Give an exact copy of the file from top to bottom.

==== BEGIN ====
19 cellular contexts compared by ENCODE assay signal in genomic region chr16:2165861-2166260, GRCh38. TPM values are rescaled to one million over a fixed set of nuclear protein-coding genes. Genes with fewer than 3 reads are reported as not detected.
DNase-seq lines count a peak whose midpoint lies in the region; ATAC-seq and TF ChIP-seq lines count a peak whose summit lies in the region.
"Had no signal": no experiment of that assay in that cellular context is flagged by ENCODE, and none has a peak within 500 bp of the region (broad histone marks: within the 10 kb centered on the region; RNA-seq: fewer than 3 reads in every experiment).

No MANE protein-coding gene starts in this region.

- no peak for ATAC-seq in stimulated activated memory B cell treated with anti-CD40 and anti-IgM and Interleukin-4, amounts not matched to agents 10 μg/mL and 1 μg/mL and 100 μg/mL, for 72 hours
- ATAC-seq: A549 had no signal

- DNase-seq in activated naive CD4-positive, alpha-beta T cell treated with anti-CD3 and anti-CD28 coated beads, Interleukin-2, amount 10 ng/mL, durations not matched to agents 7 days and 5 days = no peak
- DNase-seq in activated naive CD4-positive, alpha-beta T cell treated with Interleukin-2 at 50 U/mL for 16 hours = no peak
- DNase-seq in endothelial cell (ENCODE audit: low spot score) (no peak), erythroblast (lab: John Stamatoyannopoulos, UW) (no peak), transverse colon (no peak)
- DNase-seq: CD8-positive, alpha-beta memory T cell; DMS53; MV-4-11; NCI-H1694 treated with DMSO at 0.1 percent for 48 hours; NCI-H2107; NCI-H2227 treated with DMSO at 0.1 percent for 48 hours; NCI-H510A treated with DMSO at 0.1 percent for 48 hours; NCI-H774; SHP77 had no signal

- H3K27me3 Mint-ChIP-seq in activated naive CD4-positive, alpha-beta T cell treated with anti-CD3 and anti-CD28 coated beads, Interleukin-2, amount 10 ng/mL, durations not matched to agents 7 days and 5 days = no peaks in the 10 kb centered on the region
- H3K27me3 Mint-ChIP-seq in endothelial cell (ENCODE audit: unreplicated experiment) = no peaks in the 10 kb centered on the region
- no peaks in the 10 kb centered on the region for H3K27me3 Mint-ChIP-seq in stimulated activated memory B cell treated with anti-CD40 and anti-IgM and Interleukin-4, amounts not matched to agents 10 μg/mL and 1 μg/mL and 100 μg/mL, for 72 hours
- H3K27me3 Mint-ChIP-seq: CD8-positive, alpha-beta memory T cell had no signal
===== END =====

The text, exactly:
19 cellular contexts compared by ENCODE assay signal in genomic region chr16:2165861-2166260, GRCh38. TPM values are rescaled to one million over a fixed set of nuclear protein-coding genes. Genes with fewer than 3 reads are reported as not detected.
DNase-seq lines count a peak whose midpoint lies in the region; ATAC-seq and TF ChIP-seq lines count a peak whose summit lies in the region.
"Had no signal": no experiment of that assay in that cellular context is flagged by ENCODE, and none has a peak within 500 bp of the region (broad histone marks: within the 10 kb centered on the region; RNA-seq: fewer than 3 reads in every experiment).

No MANE protein-coding gene starts in this region.

- no peak for ATAC-seq in stimulated activated memory B cell treated with anti-CD40 and anti-IgM and Interleukin-4, amounts not matched to agents 10 μg/mL and 1 μg/mL and 100 μg/mL, for 72 hours
- ATAC-seq: A549 had no signal

- DNase-seq in activated naive CD4-positive, alpha-beta T cell treated with anti-CD3 and anti-CD28 coated beads, Interleukin-2, amount 10 ng/mL, durations not matched to agents 7 days and 5 days = no peak
- DNase-seq in activated naive CD4-positive, alpha-beta T cell treated with Interleukin-2 at 50 U/mL for 16 hours = no peak
- DNase-seq in endothelial cell (ENCODE audit: low spot score) (no peak), erythroblast (lab: John Stamatoyannopoulos, UW) (no peak), transverse colon (no peak)
- DNase-seq: CD8-positive, alpha-beta memory T cell; DMS53; MV-4-11; NCI-H1694 treated with DMSO at 0.1 percent for 48 hours; NCI-H2107; NCI-H2227 treated with DMSO at 0.1 percent for 48 hours; NCI-H510A treated with DMSO at 0.1 percent for 48 hours; NCI-H774; SHP77 had no signal

- H3K27me3 Mint-ChIP-seq in activated naive CD4-positive, alpha-beta T cell treated with anti-CD3 and anti-CD28 coated beads, Interleukin-2, amount 10 ng/mL, durations not matched to agents 7 days and 5 days = no peaks in the 10 kb centered on the region
- H3K27me3 Mint-ChIP-seq in endothelial cell (ENCODE audit: unreplicated experiment) = no peaks in the 10 kb centered on the region
- no peaks in the 10 kb centered on the region for H3K27me3 Mint-ChIP-seq in stimulated activated memory B cell treated with anti-CD40 and anti-IgM and Interleukin-4, amounts not matched to agents 10 μg/mL and 1 μg/mL and 100 μg/mL, for 72 hours
- H3K27me3 Mint-ChIP-seq: CD8-positive, alpha-beta memory T cell had no signal